I used to think I grew up too fast.
Look at the facts: I quit computer games on my own sometime in the early teens, I replaced my steady diet of horse and pet series with à Kempis and Luther, and I felt awkward among kids my own age--what’d we have in common? And so I felt grown up, far above the elementary and faddish. I was proud of my nerdy accomplishments. Talk about denial.
Then, making faces in the mirror on the way to a CLEP exam (with those cool college kids), it hit me: What cool teenager exposes herself to roadside ridicule by scrunching her nose at her rearview reflection? What grown up lady goes about with no purse and no eye shadow? What mature woman hates coffee and shopping? How’d I get along in life without learning to do my hair or coordinate colors until sixteen?
Seriously, kids. I didn’t do nothin’ with my hair until last year. Pictures to prove it. And I dared call myself “woman”?
This year at camp, hanging out in The Girls’ Bathroom: A Social Place®, I realized I lacked the most basic female skill: putting one’s hair up in a towel wrap. As the big sister, I’m supposed to initiate these things, have the fashion mags memorized, take over the shoe shopping. My poor, poor sisters. For almost seventeen years, I’d never successfully put my hair up in a towel—nor have I the slightest clue how to apply mascara, curl hair or diet. Things were pretty bleak. And when I met all these towelled heads, I excitedly burst out, “How do you do it?”
Blank stares. Someone said something to the effect of “How do you breathe, girlfriend?”
So I’m not very grown up at all—no boyfriend(s), iPods or Facebook. Not very sophisticated—no French twists or nail polish on Tuesdays. Not very culturally literate—what’s a Kardashian?
In the eyes of the world, I’m still a little girl in most cases. Stunted. Unaware of my social potential. In my world, bad people can become good, the world can be changed and hugs should be given by the hundreds. Boil it all down to this: innocence.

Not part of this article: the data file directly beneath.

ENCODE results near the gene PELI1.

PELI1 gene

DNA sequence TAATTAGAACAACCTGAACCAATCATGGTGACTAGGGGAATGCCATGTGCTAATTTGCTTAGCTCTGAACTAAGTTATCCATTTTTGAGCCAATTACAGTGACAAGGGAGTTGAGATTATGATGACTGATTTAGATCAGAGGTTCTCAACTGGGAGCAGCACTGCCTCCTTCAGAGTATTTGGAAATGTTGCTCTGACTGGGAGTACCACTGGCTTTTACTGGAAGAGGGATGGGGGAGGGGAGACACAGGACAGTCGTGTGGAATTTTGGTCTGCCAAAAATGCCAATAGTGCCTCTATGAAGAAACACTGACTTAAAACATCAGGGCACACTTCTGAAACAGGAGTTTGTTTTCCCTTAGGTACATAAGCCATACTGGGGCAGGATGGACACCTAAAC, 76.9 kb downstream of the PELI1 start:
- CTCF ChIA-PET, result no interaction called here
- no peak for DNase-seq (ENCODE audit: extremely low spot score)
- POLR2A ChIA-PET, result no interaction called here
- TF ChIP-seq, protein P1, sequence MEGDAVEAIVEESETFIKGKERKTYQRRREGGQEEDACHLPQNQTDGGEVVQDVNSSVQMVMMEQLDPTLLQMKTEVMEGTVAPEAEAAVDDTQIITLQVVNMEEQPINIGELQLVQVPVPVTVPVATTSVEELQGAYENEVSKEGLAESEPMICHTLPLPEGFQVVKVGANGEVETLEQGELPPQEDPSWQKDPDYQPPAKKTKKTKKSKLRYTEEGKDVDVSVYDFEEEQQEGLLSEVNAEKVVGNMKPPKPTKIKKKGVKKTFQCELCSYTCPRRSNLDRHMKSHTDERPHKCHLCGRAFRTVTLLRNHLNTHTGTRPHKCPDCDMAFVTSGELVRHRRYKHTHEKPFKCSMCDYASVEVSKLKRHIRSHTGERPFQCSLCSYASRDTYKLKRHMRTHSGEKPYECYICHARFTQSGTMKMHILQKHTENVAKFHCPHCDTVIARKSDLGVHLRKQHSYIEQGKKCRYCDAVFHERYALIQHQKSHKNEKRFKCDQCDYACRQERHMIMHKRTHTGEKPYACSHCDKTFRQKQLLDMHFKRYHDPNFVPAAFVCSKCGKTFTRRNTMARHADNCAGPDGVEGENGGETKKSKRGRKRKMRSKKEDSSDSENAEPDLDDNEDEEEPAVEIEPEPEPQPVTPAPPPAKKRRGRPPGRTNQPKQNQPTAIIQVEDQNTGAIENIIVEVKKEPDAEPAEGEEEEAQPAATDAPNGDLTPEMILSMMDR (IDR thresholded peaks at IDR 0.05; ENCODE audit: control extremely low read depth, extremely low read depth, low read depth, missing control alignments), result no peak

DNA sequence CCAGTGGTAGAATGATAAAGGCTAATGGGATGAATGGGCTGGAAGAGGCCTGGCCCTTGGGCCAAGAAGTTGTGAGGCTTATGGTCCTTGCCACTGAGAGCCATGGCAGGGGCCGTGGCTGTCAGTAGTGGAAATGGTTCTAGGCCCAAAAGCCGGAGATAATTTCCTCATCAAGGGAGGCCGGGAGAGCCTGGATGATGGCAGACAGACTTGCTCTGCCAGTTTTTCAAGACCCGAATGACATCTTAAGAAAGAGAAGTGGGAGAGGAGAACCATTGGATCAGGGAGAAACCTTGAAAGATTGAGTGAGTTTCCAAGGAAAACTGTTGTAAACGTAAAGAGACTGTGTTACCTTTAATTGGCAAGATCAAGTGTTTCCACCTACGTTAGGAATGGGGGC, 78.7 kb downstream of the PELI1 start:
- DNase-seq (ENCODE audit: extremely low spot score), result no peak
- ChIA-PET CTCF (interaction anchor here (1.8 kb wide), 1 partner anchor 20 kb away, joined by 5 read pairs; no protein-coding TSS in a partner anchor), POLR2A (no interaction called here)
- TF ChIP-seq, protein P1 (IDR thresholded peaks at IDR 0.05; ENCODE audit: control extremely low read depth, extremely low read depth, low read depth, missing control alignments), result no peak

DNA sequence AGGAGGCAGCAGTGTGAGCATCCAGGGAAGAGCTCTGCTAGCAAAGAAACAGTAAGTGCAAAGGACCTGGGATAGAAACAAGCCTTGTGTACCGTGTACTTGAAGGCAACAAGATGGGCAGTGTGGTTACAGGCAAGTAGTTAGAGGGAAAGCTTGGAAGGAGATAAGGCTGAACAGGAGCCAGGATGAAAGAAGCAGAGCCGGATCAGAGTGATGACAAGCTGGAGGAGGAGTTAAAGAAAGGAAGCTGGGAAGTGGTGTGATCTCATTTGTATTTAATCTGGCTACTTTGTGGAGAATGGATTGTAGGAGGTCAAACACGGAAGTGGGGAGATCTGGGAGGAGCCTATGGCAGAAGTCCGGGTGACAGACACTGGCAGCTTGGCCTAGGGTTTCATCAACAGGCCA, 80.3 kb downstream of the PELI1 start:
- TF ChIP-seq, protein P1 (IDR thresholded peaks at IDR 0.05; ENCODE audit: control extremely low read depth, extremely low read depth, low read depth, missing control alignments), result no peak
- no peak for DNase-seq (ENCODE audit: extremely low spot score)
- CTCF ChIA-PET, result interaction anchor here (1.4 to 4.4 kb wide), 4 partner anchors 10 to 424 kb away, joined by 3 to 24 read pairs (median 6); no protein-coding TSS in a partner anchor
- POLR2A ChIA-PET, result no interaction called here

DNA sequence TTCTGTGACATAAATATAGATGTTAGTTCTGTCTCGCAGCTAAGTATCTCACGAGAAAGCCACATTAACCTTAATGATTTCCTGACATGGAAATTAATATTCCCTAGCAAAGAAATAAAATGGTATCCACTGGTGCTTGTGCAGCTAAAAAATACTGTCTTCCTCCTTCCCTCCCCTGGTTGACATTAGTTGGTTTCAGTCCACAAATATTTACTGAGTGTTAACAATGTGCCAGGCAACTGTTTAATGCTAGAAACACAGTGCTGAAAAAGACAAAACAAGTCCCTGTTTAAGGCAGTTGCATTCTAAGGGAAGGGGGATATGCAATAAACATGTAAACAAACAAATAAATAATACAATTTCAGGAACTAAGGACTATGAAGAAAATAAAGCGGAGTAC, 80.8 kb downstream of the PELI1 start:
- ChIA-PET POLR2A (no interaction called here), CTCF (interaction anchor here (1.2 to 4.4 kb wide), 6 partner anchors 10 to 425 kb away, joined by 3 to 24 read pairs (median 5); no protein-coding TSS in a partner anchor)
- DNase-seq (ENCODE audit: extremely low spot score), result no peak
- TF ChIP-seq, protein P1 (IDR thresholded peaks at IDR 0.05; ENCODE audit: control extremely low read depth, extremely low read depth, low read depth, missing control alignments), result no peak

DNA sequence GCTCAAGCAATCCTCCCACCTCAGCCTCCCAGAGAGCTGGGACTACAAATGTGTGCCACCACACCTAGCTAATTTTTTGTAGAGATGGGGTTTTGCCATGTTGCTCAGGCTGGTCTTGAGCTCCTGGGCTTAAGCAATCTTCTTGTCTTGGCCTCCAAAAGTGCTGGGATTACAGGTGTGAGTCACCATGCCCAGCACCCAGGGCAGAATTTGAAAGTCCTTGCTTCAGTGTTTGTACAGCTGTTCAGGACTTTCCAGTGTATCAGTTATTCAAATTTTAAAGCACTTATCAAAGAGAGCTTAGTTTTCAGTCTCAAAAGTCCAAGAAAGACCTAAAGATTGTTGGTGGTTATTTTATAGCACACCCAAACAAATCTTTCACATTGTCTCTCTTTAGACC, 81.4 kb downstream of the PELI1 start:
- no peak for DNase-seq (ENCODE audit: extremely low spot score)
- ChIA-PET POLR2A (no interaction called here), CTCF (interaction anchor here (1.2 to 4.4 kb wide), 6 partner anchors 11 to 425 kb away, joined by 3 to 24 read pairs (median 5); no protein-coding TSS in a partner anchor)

The worst word I knew up until a couple years ago was “shut up.” And believe me, if you applied that word to me, I would go home and cry. Stupid was the lesser of two evils—well, didn’t your mother tell you not to say it too? I didn’t even know what bad words were, though the alphabet seemed to play a big role in defining them. When I stumbled across my first bad word in a how-to publishing manual (yes, I planned on being published by my fifteenth birthday), I wondered why on earth they kept repeating the same meaningless word over and over again. It was the dumbest literary move I’d ever seen. Oh, the innocence of fourteen-year-old children.
Some of it’s that unsocialized homeschooler syndrome—that geeky part, that Anglo-Saxon literature lovin’ part, that what on earth is a blind date part. But honestly, there were homeschoolers in that girls’ bathroom would did the make-up and the towel wraps, read the magazines, shopped the shoes. They knew.
So I think it’s just me, a totally random, innocent person who hasn’t the slightest idea how to function in a world of hipness.
I confess: I’m ignorant of everything essential to modern womanhood. But you know something? It doesn’t bother me. A bit. I’ve got the bare essentials: a brain, a love and a purpose. I know who I am—a girl who doesn’t operate according to fads and fashions (not to say I couldn’t benefit from a proper curling iron). I won’t ever be called cool. My sisters won’t call me at midnight to figure out what to wear to church the next day. I’d stick out badly in the Big Apple. I may not be as put-together as the average American girl.
Oh, I am definitely not as put together as the average American girl. My brain hasn’t been organized for years.
But I’m innocent. That’s freedom. Frankly, I wouldn’t trade that for the whole world.